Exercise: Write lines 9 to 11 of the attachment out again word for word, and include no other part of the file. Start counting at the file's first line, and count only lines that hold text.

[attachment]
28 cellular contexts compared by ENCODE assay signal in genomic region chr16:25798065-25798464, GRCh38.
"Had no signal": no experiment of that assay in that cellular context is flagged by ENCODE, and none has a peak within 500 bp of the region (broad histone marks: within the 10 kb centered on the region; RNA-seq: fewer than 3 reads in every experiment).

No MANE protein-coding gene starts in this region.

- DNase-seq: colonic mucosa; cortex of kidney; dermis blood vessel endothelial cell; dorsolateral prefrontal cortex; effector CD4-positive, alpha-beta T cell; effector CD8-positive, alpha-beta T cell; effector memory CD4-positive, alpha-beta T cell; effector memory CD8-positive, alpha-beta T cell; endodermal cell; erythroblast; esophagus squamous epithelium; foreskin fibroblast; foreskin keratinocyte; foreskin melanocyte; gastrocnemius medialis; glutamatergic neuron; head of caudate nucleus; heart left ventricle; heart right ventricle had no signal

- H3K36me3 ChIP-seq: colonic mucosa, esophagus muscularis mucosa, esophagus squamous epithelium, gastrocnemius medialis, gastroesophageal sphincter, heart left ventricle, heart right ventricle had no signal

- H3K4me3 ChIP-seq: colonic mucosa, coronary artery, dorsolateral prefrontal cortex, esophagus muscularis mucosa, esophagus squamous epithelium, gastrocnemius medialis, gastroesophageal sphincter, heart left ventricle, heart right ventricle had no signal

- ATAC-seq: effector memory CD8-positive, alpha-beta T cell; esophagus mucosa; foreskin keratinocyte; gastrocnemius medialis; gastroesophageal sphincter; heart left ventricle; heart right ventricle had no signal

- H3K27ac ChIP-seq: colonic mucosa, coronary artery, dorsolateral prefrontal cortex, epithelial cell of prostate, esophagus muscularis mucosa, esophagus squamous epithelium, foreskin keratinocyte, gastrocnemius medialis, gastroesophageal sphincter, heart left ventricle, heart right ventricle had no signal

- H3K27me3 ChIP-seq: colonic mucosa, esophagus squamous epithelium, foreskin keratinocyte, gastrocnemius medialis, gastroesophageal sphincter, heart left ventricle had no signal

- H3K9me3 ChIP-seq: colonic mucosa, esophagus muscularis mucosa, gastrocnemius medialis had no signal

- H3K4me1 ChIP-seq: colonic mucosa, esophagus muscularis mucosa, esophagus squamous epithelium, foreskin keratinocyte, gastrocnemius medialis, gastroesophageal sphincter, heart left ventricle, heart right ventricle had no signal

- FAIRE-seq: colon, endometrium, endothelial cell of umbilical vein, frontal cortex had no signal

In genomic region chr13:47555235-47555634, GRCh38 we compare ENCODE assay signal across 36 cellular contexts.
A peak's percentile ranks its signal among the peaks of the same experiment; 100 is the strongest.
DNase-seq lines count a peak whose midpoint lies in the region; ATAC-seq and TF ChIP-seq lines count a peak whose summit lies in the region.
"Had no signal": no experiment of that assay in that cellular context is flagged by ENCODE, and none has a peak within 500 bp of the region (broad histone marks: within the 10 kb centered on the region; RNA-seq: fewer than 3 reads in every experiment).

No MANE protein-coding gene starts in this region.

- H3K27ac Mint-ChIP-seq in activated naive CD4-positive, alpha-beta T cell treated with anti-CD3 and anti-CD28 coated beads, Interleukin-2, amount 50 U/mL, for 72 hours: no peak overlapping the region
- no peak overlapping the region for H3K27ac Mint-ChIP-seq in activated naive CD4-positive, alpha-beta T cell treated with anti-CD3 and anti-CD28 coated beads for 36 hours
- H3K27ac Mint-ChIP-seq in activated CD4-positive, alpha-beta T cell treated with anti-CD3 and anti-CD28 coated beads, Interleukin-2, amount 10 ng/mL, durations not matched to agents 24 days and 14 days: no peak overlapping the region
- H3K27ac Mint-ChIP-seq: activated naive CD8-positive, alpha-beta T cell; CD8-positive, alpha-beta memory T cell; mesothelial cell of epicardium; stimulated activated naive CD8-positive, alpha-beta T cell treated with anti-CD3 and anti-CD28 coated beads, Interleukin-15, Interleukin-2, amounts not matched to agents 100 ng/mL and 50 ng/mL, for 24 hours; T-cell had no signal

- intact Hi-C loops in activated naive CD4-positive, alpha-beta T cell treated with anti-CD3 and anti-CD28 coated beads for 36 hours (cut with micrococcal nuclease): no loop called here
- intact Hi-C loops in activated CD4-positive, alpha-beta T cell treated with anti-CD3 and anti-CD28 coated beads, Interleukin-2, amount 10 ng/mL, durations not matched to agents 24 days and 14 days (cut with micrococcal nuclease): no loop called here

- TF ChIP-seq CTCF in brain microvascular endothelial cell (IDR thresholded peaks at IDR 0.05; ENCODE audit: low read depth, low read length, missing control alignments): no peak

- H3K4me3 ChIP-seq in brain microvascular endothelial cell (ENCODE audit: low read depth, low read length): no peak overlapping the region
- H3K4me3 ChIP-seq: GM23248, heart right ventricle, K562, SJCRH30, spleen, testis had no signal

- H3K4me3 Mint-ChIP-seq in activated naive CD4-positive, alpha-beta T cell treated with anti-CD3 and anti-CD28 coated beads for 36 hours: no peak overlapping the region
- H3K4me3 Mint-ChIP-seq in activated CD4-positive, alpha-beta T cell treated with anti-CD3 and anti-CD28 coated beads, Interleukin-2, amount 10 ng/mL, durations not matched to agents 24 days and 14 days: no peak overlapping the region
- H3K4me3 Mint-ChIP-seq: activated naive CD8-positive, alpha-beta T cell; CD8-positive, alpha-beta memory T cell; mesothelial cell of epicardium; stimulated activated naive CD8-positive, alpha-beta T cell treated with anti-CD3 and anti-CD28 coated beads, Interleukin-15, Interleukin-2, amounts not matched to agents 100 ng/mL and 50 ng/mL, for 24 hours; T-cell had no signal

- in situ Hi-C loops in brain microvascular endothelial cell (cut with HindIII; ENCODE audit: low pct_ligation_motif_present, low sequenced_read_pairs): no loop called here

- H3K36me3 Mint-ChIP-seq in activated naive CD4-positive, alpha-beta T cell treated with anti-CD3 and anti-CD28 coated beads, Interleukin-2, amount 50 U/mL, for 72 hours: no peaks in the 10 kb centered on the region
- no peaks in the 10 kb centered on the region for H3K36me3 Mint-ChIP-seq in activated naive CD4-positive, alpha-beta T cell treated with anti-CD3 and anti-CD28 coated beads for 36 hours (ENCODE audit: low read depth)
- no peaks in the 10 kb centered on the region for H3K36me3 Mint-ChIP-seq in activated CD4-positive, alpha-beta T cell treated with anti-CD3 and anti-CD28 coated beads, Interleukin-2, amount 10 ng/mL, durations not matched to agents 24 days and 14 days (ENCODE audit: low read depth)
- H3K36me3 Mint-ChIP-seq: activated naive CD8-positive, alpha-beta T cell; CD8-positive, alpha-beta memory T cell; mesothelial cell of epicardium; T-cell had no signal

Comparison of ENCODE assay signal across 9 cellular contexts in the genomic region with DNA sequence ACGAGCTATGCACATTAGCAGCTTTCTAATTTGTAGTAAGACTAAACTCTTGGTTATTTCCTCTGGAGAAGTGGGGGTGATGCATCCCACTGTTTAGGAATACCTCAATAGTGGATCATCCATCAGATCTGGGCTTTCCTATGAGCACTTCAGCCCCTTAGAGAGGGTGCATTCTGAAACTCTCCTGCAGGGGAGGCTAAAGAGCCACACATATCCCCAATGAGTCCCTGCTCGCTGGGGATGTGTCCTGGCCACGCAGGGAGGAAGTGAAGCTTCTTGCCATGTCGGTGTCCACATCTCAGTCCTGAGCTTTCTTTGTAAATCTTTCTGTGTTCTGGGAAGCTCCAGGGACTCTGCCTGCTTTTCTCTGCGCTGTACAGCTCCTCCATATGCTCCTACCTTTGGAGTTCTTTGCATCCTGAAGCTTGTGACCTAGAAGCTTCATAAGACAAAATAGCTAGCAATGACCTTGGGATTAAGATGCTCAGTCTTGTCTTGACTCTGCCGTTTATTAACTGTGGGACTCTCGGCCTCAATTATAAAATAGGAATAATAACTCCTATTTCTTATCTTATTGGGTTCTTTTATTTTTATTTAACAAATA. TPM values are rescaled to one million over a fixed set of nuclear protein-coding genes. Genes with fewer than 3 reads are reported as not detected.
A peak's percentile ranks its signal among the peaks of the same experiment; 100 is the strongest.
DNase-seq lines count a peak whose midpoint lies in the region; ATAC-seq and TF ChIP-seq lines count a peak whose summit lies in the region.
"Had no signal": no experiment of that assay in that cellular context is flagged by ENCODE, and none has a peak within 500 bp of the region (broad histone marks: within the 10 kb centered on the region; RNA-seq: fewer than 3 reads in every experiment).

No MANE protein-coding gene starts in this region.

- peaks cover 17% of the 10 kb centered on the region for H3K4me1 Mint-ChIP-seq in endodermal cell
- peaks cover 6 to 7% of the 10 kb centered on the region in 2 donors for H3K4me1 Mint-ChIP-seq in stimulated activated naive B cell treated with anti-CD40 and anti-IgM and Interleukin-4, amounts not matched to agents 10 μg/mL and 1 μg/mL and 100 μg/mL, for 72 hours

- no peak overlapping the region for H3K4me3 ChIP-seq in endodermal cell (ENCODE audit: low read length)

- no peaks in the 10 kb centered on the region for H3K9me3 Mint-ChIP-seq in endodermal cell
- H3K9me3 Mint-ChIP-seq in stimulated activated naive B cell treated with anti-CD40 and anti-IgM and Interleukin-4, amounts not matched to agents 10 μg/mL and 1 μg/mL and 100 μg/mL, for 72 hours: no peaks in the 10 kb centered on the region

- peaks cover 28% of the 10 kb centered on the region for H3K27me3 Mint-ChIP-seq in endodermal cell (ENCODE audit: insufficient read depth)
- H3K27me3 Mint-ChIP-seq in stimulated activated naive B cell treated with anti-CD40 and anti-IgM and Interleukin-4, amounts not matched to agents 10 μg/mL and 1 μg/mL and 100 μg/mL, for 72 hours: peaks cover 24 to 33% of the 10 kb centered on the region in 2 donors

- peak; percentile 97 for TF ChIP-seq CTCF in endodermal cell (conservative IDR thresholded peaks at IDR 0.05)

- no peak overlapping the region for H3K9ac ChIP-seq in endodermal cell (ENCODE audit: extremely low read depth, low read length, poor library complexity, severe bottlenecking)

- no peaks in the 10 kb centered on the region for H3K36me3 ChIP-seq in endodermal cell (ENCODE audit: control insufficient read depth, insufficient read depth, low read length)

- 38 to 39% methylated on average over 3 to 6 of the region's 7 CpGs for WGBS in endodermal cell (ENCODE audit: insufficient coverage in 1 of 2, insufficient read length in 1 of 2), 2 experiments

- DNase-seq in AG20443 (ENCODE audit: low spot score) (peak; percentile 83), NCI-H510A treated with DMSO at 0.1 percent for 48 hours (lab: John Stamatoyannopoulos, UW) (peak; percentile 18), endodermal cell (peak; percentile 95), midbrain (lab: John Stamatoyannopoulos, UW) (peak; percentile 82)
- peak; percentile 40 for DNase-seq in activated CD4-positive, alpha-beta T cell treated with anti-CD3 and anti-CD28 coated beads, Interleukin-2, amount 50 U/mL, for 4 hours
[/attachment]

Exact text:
- H3K27me3 ChIP-seq: colonic mucosa, esophagus squamous epithelium, foreskin keratinocyte, gastrocnemius medialis, gastroesophageal sphincter, heart left ventricle had no signal

- H3K9me3 ChIP-seq: colonic mucosa, esophagus muscularis mucosa, gastrocnemius medialis had no signal

- H3K4me1 ChIP-seq: colonic mucosa, esophagus muscularis mucosa, esophagus squamous epithelium, foreskin keratinocyte, gastrocnemius medialis, gastroesophageal sphincter, heart left ventricle, heart right ventricle had no signal